• Here, using computational modeling, we show that a common biomarker of schizophrenia, namely, an increase in delta-oscillation power, may be a direct consequence of altered expression or kinetics of voltage-gated ion channels or calcium transporters. (yale.edu)
  • Some studies suggest that calcium, along with vitamin D, may have benefits beyond bone health: perhaps protecting against cancer, diabetes and high blood pressure. (mayoclinic.org)
  • The Steno-2 trial, involving subjects with type 2 diabetes and microalbuminuria, randomized subjects to standard, at doctor's discretion, or intensive, with interventions to aggressively treat to goal cholesterol, triglycerides, blood pressure, and provide antiplatelet therapy. (diabetesjournals.org)
  • Patients with type 2 diabetes typically have elevated triglycerides and decreased HDL cholesterol concentrations, whereas patients with type 1 diabetes typically have triglyceride concentrations lower than those of patients with type 2 diabetes, and their HDL levels are average or even elevated. (diabetesjournals.org)
  • Diabetic nephropathy is estimated to affect up to 40% of patients with type 2 diabetes. (bjcardio.co.uk)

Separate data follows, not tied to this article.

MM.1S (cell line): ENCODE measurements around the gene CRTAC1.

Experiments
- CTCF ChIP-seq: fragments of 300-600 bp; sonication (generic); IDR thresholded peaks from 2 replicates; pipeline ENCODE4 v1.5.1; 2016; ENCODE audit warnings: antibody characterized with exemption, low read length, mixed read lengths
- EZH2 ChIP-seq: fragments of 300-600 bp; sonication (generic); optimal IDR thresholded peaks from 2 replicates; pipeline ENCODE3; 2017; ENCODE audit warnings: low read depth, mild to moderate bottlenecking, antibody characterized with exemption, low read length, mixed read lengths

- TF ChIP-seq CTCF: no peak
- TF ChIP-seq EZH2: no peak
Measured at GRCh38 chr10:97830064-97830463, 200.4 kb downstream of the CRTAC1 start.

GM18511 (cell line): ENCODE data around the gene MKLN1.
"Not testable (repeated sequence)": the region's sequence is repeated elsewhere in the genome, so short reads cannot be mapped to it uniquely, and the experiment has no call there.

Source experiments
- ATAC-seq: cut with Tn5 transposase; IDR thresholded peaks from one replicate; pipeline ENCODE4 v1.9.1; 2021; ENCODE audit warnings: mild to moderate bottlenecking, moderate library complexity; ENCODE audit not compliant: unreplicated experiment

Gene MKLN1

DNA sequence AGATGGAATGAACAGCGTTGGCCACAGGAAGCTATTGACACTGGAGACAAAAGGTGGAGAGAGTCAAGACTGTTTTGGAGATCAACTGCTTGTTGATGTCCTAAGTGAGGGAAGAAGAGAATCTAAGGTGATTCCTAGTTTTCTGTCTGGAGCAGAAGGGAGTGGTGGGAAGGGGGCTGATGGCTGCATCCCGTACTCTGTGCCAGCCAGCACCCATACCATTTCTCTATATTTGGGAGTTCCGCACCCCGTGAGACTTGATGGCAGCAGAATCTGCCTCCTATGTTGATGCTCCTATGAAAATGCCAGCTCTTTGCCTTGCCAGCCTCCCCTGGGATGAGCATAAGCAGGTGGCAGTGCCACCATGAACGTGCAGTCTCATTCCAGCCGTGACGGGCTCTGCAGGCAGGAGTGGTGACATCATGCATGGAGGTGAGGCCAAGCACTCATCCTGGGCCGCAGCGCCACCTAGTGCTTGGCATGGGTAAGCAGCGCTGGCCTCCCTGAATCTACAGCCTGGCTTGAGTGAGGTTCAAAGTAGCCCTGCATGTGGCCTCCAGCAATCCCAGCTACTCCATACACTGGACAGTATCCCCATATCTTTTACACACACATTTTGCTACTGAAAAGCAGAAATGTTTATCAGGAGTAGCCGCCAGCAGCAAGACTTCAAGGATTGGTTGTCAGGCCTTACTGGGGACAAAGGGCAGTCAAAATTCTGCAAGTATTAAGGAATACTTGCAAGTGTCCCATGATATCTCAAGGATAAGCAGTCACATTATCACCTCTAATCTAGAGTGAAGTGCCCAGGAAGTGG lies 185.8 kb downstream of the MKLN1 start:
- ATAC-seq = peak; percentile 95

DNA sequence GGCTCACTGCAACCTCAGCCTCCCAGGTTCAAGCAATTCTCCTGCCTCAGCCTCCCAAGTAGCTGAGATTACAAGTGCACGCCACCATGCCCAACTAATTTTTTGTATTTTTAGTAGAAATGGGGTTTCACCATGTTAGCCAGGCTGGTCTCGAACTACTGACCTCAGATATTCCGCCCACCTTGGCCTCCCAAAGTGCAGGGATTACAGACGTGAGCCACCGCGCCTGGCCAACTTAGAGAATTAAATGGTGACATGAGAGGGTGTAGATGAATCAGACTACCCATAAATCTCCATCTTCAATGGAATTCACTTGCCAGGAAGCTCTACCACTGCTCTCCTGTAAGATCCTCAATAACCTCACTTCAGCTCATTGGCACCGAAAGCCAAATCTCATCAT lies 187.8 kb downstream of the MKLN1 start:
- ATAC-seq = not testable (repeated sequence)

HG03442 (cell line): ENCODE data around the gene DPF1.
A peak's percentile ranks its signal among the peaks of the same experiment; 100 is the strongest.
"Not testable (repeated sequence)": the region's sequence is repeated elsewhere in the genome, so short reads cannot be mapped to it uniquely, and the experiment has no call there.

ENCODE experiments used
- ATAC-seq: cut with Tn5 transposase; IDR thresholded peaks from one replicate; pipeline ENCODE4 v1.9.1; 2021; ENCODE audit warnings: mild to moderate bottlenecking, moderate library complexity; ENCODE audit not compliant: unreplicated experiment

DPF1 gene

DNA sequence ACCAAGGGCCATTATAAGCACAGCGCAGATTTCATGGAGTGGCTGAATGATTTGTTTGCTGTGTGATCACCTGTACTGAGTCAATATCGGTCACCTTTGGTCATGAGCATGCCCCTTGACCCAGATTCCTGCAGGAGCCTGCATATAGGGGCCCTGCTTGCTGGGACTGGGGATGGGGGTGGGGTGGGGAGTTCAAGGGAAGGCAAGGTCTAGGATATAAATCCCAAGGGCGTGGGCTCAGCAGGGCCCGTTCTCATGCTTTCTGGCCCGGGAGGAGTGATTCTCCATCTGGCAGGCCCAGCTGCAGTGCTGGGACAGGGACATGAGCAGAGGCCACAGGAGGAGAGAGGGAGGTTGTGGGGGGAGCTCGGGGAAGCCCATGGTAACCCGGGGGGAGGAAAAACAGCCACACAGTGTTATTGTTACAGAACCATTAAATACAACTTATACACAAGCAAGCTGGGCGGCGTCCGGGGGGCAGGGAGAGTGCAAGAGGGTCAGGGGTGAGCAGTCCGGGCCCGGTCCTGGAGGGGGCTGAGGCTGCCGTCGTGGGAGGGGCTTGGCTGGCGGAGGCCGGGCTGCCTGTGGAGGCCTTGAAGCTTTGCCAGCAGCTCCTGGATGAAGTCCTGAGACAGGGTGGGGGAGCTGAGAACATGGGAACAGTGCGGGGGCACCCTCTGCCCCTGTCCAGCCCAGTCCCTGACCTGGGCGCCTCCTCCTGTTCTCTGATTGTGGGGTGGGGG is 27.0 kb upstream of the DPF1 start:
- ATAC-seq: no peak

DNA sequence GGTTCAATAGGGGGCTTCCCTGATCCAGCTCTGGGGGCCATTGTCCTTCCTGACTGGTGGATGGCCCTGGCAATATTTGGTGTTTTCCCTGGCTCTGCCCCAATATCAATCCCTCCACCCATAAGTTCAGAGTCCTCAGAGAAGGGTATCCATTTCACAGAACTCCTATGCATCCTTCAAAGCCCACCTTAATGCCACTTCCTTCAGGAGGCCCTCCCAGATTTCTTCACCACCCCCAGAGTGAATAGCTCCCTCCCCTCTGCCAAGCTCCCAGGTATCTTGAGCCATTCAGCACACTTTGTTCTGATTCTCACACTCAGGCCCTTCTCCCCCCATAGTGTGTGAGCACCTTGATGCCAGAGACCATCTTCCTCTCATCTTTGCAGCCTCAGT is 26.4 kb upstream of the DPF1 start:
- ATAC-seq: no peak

• also compared the effects of an ACE inhibitor and an ARB, by assessing the efficacy of lisinopril, candesartan or both on blood pressure and urinary albumin excretion in 199 patients with hypertension, microalbuminuria and type 2 diabetes. (bjcardio.co.uk)
  • The study found that candesartan 16 mg once daily was as effective as lisinopril 20 mg once daily in reducing blood pressure and microalbuminuria in hypertensive patients with type 2 diabetes. (bjcardio.co.uk)
  • Studies on a variety of cell types suggest that NAADP evokes Ca²⁺ release from a lysosome-related store and via activation of a receptor distinct from either ryanodine receptors (RyR) or inositol 1,4,5-trisphosphate (IP₃) receptors (IP₃R). (st-andrews.ac.uk)
  • A role for endothelin receptor type A in migraine without aura susceptibility? (up.pt)
  • PAC1 Receptor signaling occurs via adenylate cyclase stimulation through trimeric Gs proteins, increasing cAMP, and downstream L-type calcium channel interaction. (innoprot.com)
  • Baranauskas G (2004) Cell-type-specific splicing of KChIP4 mRNA correlates with slower kinetics of A-type current. (yale.edu)
  • No references are given in the paper for channel kinetics, so ancestry is unclear. (ox.ac.uk)
  • Channel kinetics are mostly from unknown origins. (ox.ac.uk)
  • Since both ClTx and NPPB are inhibitors of voltage-gated chloride channels (ClC-2) and calcium-activated chloride channels, our findings suggest that these channels are potential target sites for certain pyrethroids and likely are important in pyrethroid neurotoxicity. (umass.edu)
  • various cancers types, the use of checkpoint inhibitors in pancreatic cancers continues to be disappointing up to now. (biomasswars.com)